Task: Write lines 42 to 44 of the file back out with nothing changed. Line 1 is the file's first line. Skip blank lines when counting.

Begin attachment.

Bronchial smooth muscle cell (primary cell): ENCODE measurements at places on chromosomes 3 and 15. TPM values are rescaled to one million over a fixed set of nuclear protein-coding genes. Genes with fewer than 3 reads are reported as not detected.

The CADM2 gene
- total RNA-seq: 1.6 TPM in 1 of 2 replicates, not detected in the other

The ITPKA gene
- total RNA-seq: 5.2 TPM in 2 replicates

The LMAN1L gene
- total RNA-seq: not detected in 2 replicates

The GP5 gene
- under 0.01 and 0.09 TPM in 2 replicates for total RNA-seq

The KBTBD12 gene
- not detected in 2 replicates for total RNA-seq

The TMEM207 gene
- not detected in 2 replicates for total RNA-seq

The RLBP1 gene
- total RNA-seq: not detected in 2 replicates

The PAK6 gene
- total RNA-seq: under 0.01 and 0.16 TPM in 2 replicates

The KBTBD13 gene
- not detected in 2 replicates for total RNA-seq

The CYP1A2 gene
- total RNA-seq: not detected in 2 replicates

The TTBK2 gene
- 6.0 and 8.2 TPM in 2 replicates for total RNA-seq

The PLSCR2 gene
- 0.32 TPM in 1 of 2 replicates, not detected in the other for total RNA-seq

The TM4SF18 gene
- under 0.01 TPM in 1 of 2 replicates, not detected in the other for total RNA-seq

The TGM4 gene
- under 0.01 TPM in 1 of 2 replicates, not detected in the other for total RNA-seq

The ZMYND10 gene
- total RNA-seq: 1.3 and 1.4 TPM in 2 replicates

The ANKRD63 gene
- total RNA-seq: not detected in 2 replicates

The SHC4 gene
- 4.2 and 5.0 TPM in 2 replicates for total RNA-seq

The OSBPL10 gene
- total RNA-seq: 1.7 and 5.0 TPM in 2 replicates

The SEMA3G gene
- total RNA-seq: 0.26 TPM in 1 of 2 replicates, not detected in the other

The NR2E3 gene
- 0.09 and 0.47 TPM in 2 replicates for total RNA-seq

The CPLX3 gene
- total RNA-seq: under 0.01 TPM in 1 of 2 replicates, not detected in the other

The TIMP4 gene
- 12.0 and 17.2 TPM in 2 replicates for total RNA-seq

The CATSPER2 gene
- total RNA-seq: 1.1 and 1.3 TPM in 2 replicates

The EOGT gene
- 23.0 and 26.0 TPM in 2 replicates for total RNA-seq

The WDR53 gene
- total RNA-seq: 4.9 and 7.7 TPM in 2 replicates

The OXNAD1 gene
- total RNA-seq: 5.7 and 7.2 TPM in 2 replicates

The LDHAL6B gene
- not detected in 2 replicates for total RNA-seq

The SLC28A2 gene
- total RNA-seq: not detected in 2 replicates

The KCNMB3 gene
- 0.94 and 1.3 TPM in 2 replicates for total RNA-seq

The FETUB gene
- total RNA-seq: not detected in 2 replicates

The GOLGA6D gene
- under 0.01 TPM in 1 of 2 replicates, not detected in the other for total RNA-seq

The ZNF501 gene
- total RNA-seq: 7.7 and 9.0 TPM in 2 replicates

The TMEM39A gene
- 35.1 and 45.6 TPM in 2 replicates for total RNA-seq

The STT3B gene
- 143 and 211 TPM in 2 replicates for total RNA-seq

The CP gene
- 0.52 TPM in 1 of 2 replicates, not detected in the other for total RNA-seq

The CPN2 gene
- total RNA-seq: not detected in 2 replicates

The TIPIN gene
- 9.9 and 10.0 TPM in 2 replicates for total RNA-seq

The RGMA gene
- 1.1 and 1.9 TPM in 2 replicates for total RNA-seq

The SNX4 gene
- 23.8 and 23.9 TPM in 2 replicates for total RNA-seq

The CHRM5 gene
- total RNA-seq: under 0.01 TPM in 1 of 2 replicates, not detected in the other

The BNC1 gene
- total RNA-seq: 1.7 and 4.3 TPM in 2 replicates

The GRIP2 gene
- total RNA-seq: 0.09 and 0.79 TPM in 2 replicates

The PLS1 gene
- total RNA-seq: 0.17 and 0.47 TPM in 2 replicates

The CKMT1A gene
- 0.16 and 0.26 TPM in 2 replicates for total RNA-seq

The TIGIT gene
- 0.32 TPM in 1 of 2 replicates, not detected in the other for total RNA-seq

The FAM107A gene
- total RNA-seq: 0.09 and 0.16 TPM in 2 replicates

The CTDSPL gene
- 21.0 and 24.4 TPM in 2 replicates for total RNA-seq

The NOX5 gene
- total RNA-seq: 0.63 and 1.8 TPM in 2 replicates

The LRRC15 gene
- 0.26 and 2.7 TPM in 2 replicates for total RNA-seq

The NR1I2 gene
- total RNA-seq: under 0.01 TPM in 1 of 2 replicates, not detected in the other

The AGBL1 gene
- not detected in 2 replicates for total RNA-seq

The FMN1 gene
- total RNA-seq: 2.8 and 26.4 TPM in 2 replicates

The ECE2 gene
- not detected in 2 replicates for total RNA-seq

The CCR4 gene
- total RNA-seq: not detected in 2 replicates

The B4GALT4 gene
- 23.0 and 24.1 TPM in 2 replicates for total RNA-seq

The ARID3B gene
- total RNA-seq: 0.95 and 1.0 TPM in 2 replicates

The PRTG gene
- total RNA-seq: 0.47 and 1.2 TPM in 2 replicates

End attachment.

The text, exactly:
The CPLX3 gene
- total RNA-seq: under 0.01 TPM in 1 of 2 replicates, not detected in the other

The TIMP4 gene